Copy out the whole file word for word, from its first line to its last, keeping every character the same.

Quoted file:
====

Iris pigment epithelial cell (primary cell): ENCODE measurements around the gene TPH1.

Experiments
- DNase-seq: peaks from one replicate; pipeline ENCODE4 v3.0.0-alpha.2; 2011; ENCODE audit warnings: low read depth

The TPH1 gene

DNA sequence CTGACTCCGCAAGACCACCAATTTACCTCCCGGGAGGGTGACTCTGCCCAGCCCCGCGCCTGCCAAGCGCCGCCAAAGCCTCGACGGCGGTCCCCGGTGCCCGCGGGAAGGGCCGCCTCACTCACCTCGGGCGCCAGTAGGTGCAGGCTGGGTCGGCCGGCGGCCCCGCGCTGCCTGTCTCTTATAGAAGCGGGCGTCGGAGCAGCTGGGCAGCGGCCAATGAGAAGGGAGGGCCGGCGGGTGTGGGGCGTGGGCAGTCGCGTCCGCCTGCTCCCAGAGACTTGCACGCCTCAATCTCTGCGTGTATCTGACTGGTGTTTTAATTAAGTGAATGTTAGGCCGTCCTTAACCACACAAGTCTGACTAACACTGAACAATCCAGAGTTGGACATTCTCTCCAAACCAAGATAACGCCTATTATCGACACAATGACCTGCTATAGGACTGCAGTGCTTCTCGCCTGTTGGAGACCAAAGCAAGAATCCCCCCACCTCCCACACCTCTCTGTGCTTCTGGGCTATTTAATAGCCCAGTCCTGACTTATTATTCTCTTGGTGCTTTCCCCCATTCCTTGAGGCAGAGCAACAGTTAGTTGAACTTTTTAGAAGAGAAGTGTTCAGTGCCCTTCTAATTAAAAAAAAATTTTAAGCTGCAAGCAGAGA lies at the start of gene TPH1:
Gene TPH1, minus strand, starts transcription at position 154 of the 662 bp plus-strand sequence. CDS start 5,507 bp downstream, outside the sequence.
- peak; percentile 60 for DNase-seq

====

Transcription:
Iris pigment epithelial cell (primary cell): ENCODE measurements around the gene TPH1.

Experiments
- DNase-seq: peaks from one replicate; pipeline ENCODE4 v3.0.0-alpha.2; 2011; ENCODE audit warnings: low read depth

The TPH1 gene

DNA sequence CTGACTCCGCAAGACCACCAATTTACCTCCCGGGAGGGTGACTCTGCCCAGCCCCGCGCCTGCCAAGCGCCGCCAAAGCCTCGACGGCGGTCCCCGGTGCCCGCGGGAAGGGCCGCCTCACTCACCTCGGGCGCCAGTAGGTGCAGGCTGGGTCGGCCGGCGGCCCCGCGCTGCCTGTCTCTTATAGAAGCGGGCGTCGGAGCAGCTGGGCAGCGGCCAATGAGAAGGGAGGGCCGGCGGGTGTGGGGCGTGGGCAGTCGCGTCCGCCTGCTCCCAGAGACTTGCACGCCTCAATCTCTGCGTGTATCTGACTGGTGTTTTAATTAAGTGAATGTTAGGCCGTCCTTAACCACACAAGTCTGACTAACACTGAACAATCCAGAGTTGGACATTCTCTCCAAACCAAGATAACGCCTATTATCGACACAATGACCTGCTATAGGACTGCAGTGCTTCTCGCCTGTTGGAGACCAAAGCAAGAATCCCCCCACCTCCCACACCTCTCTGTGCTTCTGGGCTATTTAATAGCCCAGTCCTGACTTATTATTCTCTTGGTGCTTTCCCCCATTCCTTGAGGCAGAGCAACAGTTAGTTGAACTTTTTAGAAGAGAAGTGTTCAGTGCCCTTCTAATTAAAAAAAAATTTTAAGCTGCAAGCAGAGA lies at the start of gene TPH1:
Gene TPH1, minus strand, starts transcription at position 154 of the 662 bp plus-strand sequence. CDS start 5,507 bp downstream, outside the sequence.
- peak; percentile 60 for DNase-seq